Ishii: Up to now, I think there’s been too many video games that over-emphasize the single player experience. Of course we’ve had teachable moments from games like Street Fighter II, which showed the excitement of competing with another person, and Pokemon showed us how fun trading and comparing data with other players could be. What I’m trying to say is, there’s a kind of fun in games that came before video games—board games like Monopoly for instance—that has been neglected. In that sense online games harken back to the original experience of games themselves: that is, the experience of playing with other people together. It’s something of a return to the old table-top experience of games like D&D. And by changing the people you play with, you change the game’s difficulty, or it gets more fun (or in some cases, less fun). This is precisely the difference between online games and single-player console games: the joy of online games is created through your personal interactions with other people.

When I actually played online games for the first time, I felt that this truth was something everyone inherently knew, but it had somehow been lost in the lurch. But actually talking with your party, sharing theories and ideas and trying to figure out how to take down the next monster or objective… that collaborative experience—sharing the experience—is what makes these games so wonderful.

Tanaka: The previous Final Fantasy games have all had very flashy, impressive opening scenes. However, if we did that for FFXI, I worry it could unintentionally draw people too deeply into the story aspect of the game, and encourage a single-player style. This is a game you enjoy by communicating with lots of other people while you play, and we felt strongly about avoiding anything that overly encourages that kind of solo play.

Ishii: To create the world of Vana’diel, we tried to divide and organize the content by whether it was strongly related to the story or not. If you want to know what’s happening in the wider world, you’ll need to go to the central hub of each country. The info you get from quests is only a fraction of the whole, so if you really want to know what’s happening in the story, you have to complete the missions and spend more time in the central (capital) areas. To see the whole picture, you’d have to visit other countries too. But there’s no actual requirement to go and take on missions from every country. If we did that then FFXI would be no different from a console game. Once you meet more people, you’ll probably hear what’s happening in those places by word-of-mouth. There’s various ways to get information. In the end it will depend on the players—we’re not emphasizing any particular way to play.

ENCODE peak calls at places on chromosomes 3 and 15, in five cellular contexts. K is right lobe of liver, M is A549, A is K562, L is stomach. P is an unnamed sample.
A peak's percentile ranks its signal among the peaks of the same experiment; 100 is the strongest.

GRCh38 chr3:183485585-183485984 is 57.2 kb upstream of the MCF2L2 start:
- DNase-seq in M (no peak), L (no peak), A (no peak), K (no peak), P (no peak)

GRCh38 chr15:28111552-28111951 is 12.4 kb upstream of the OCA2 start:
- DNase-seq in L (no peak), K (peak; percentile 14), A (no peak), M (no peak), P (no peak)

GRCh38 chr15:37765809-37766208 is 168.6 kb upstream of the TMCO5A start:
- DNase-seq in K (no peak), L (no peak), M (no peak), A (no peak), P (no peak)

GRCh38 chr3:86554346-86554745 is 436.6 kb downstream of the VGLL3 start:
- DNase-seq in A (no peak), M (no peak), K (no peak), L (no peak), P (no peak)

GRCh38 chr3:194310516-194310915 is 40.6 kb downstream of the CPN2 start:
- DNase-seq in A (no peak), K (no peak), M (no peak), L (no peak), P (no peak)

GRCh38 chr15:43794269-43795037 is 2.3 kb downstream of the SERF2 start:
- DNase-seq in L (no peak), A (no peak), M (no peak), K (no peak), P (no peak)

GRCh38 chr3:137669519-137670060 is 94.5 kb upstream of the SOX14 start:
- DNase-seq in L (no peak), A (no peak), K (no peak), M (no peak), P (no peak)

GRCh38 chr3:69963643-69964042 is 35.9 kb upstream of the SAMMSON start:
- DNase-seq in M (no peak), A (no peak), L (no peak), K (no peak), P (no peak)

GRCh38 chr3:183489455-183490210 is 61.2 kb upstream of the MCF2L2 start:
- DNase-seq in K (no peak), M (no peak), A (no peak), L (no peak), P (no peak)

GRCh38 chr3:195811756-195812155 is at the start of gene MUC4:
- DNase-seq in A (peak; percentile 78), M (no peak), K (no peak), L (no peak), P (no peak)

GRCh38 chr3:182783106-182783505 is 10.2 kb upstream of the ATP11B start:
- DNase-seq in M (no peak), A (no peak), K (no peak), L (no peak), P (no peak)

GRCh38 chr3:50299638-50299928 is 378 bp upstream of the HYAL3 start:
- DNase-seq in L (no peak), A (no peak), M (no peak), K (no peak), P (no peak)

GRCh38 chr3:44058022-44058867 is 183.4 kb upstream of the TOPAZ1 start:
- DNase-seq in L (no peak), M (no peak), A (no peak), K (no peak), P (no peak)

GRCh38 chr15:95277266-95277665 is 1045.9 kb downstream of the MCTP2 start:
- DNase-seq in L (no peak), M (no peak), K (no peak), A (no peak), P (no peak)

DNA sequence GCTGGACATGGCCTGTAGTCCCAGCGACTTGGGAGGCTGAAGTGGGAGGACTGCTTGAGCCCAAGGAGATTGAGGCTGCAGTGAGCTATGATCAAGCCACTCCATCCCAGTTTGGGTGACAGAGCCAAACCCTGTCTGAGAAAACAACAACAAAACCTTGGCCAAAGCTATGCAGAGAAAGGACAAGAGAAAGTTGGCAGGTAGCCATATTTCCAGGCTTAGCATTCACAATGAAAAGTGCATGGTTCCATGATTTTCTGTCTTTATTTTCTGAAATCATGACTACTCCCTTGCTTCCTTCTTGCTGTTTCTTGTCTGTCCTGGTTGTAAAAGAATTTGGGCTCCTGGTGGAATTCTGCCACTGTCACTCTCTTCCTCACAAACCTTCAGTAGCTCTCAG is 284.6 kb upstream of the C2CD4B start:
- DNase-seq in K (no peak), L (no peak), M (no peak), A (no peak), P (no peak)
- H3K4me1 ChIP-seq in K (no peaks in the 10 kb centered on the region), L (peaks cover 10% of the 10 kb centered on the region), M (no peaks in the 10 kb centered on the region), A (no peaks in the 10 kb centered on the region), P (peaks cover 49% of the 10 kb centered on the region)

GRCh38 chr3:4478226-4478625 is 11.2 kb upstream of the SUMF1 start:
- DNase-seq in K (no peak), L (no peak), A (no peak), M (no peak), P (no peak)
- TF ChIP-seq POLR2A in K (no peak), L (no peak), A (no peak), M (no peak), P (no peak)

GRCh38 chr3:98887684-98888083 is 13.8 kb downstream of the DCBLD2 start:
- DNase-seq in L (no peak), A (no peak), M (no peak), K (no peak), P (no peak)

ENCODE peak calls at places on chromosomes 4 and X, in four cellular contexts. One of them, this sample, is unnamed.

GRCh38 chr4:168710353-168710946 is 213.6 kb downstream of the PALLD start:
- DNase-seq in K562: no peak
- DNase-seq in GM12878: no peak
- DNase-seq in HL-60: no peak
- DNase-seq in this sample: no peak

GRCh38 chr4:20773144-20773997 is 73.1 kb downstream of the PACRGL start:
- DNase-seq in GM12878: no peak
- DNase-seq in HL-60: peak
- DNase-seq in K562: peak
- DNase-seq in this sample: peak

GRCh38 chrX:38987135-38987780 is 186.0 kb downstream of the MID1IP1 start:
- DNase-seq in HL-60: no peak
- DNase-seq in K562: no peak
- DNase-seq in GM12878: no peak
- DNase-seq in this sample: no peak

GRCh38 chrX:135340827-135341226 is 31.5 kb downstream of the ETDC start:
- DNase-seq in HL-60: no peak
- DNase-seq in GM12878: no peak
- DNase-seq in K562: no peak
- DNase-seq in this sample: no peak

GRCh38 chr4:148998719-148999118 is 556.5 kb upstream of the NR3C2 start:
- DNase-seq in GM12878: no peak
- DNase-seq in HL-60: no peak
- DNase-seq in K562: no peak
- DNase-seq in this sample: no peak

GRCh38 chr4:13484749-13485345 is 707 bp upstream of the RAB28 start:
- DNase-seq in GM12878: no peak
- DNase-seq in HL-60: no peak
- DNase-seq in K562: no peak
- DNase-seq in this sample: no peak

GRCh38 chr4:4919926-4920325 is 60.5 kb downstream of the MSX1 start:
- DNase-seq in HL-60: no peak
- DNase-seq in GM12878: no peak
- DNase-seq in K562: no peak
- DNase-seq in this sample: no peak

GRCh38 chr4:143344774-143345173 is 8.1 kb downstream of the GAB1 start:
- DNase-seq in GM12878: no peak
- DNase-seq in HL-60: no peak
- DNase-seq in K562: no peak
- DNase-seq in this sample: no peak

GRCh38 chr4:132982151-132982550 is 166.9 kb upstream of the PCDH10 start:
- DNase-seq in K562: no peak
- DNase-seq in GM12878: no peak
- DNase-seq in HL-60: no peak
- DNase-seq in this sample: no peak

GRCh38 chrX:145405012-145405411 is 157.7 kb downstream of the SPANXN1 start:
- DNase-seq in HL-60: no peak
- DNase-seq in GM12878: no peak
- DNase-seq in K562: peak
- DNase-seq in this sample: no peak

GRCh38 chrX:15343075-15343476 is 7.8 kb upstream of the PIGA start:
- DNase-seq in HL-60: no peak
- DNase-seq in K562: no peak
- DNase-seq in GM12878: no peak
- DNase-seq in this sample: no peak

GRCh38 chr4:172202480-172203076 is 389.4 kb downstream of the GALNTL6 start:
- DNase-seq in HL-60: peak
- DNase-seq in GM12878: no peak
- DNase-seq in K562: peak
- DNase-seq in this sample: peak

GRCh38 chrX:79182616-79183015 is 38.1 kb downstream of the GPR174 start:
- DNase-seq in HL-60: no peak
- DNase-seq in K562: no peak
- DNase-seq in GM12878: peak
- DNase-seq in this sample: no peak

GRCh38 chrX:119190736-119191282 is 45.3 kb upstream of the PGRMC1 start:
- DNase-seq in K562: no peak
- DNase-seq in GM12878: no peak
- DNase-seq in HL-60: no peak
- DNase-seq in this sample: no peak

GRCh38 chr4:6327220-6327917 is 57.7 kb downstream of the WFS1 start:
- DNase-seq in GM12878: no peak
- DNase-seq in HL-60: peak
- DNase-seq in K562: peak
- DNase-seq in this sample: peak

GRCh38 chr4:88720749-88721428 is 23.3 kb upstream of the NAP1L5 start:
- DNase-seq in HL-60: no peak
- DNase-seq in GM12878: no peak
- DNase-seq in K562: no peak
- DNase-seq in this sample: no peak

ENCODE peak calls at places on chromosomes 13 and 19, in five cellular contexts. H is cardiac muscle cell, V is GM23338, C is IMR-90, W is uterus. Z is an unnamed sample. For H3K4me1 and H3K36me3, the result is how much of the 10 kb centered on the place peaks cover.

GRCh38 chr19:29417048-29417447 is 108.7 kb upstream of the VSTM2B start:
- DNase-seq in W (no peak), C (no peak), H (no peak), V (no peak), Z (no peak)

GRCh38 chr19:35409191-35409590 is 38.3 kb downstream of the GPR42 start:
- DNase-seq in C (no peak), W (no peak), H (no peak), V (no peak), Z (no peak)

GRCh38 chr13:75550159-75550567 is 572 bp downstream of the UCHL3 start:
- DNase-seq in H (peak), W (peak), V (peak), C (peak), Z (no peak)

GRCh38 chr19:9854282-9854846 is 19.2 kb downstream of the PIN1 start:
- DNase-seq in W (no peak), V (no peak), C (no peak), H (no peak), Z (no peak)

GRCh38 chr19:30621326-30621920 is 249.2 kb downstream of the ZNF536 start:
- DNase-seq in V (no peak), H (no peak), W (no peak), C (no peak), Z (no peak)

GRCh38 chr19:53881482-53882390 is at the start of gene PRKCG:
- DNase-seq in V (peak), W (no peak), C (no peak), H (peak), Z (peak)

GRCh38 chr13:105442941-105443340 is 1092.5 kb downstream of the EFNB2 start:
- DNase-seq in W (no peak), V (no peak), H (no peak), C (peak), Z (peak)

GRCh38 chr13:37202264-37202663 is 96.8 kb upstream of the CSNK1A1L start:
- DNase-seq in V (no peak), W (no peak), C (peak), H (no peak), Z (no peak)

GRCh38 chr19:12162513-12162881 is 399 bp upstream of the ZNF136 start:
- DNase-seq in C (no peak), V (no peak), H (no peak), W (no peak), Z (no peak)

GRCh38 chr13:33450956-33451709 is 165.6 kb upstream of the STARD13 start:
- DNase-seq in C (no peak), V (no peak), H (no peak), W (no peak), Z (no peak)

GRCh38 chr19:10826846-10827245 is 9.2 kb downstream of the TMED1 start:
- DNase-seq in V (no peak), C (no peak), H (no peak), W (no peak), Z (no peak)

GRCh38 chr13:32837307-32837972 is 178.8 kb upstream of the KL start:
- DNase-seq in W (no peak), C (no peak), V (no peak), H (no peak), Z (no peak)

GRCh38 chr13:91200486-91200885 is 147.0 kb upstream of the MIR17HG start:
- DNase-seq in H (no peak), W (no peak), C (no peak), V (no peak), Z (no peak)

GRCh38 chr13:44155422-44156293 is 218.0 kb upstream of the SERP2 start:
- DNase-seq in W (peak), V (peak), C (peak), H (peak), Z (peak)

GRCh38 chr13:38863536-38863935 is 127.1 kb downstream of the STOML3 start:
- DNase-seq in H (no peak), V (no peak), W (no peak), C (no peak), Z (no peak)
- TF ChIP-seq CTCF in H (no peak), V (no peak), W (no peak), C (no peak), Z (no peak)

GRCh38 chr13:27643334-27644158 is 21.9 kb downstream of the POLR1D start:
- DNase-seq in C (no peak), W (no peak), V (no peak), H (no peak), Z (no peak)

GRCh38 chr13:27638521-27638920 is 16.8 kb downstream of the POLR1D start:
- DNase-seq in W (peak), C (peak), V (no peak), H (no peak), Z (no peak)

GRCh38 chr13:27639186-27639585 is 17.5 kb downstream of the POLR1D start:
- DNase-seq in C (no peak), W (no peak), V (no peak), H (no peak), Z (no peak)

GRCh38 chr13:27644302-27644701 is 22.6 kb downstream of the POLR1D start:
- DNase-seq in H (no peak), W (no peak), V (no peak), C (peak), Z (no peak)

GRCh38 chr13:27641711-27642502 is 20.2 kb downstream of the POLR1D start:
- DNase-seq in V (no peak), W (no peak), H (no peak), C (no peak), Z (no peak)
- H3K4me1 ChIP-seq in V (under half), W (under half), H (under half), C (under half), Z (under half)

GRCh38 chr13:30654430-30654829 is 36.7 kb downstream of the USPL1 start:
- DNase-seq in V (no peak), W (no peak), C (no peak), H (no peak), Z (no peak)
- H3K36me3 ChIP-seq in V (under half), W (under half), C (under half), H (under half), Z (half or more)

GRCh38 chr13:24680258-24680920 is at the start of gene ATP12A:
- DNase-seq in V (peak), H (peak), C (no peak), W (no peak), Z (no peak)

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Concept art for Final Fantasy XI’s five races:
Elvaan, Tarutaru, Galka, Mithra and Hume.

FFXI Post-Release Interview – 2002

originally found at the GSLA archive

Koichi Ise – Systems Director
Hiromichi Tanaka – Executive Producer

Ise: I’d say we were somewhat prepared for incidents on launch day.

Tanaka: It might be the destiny of all online games, but as of yet, I don’t think there’s been a single one that’s had a completely chaos-free launch.

Ise: We wanted to do some kind of anniversary style event, but if tens of thousands of people were to connect all at once… our system can’t handle that.

Tanaka: Of course, technologically it would be possible, but we’re not in a place to make an investment in that kind of server capacity for just a single day.

Ise: That weekend we had our second round of technical difficulties though. I wasn’t expecting that. I didn’t sleep at all Saturday or Sunday, and just worked through the weekend in a fog… it was awful.

Another unexpected surprise was users with a certain IP address being unable to connect. The underlying problem wasn’t restricted to one specific area, so we had to work with their internet providers and tune things up so as to better distribute the server loads, and gradually the problem went away.

Tanaka: Presently, we have about 120,000 users registered for FFXI with Play Online. To be frank, broadband has been proliferating slower than we expected, and that’s been hard. Right now, the servers are hitting about 3000 players during peak times (and that figure is roughly the same for all the servers).

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Koichi Ise (2006)